Released back in 1973 Perfection is a game that most people have probably played at least once in their lives. The premise is simple. Try to get all of the shapes into their proper space before you run out of time. When I was a kid I remember playing Perfection and enjoying it outside of the tension that came from not knowing when the board was going to pop up. The game was quite successful which is shown in the fact that the game is still made to this day. To capitalize on its success there were a number of spinoffs created in the 1970s and 1980s. One of them was Challenge Perfection which was created in 1978. The premise behind Challenge Perfection was pretty simple as it is basically a multiplayer version of the original game. Challenge Perfection is a decent attempt at turning Perfection into a multiplayer game even if it doesn’t really do anything to distinguish itself from the original game.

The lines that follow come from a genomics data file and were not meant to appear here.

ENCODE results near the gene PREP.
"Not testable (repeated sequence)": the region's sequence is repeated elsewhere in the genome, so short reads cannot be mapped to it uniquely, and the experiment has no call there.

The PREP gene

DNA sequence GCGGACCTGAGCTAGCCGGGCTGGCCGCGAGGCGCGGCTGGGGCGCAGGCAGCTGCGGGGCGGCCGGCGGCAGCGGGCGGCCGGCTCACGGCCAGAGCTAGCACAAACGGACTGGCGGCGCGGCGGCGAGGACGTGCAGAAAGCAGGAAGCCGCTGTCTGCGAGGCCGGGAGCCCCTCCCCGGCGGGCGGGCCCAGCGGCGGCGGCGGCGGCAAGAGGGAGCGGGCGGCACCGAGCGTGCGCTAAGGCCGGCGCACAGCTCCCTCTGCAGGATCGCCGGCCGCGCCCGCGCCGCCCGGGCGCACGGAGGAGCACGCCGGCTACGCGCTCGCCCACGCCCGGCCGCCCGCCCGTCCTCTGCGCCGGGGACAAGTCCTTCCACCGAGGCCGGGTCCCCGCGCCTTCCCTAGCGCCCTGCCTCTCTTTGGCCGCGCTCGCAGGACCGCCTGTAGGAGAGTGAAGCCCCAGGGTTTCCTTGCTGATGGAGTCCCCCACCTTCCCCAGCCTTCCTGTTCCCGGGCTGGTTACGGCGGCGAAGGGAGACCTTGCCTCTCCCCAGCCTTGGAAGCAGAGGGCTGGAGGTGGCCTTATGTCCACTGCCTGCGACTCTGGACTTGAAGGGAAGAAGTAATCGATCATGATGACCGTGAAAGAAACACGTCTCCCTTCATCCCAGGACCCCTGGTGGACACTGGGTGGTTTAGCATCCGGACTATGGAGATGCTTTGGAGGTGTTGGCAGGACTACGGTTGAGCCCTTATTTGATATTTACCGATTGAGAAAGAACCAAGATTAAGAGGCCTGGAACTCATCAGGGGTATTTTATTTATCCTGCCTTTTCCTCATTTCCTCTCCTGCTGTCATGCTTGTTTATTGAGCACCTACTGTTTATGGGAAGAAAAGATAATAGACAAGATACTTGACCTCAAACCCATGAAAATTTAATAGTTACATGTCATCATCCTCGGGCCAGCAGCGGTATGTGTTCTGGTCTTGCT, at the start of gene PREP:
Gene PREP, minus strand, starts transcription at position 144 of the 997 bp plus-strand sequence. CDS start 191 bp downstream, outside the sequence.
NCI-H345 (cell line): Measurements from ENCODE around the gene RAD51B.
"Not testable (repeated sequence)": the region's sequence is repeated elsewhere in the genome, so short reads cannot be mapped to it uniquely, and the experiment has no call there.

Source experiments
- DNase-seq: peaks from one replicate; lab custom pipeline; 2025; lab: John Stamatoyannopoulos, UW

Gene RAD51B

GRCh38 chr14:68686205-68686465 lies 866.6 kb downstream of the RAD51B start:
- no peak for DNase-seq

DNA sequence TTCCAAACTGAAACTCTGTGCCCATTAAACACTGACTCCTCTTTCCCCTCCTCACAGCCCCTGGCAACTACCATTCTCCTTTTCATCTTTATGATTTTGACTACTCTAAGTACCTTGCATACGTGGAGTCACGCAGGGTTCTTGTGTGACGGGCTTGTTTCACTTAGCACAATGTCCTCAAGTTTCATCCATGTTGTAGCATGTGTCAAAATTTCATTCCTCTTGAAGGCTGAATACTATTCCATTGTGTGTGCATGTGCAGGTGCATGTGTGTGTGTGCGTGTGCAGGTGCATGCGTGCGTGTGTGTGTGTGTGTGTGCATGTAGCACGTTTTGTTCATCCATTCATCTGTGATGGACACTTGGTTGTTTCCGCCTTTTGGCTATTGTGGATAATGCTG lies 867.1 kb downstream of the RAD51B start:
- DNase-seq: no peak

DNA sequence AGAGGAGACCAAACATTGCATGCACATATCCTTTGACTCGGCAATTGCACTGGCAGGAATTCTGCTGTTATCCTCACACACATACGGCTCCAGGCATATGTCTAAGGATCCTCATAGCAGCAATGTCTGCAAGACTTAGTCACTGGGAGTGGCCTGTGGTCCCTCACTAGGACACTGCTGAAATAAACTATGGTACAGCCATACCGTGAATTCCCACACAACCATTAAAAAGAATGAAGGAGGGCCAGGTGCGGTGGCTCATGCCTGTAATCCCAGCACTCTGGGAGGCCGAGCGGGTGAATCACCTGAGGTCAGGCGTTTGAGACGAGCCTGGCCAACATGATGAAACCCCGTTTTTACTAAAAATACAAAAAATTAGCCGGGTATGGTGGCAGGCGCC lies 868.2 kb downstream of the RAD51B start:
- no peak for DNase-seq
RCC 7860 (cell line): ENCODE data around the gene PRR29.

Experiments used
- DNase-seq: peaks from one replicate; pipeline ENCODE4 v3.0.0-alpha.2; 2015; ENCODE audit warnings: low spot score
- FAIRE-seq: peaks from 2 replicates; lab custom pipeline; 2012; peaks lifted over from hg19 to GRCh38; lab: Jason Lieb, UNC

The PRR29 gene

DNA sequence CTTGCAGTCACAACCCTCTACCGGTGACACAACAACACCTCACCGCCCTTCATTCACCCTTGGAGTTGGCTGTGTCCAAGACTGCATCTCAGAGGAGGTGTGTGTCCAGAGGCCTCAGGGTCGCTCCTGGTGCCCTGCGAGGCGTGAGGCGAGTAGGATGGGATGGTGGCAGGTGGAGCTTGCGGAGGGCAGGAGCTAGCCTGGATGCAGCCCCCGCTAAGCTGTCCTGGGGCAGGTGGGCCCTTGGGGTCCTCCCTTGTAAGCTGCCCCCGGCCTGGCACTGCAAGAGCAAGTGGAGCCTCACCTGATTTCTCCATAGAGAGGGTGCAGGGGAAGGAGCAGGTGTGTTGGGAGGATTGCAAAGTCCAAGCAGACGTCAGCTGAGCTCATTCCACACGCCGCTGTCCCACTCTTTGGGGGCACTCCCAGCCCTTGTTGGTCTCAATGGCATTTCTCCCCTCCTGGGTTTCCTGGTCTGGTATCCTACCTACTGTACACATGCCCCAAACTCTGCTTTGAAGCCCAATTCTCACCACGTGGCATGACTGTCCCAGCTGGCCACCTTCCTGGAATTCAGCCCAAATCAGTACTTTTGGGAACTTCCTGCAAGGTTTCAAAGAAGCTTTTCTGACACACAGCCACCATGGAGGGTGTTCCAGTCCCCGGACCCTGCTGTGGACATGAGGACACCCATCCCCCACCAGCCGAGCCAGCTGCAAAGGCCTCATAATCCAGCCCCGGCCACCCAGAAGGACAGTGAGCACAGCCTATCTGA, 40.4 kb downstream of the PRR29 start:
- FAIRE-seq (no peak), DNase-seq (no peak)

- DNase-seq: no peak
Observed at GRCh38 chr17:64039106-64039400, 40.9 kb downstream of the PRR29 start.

How to Play Challenge Perfection
- Place the gameboard in the middle of the table so one side is in front of each of the players.
- Place all of the shapes in the center tray.
- Stand the Challenge Cup in the middle of the center tray.
- Players choose how many rounds that they will play.
Playing the Game
All of the players play at the same time. Players will grab shapes from the center tray and try to match them to spaces on their side of the board. Players may take several shapes at the same time, but players must keep all of them in full sight at all times. Players cannot take shapes that another player has already placed on their side of the board.
When a player fills in all of the spaces on their side of the board they will grab the Challenge Cup which ends the current round. Players will then score points based on how many of their spaces that they filled in. The winner will score 25 points. The other players will score one point for each space they filled in for a maximum score of 18.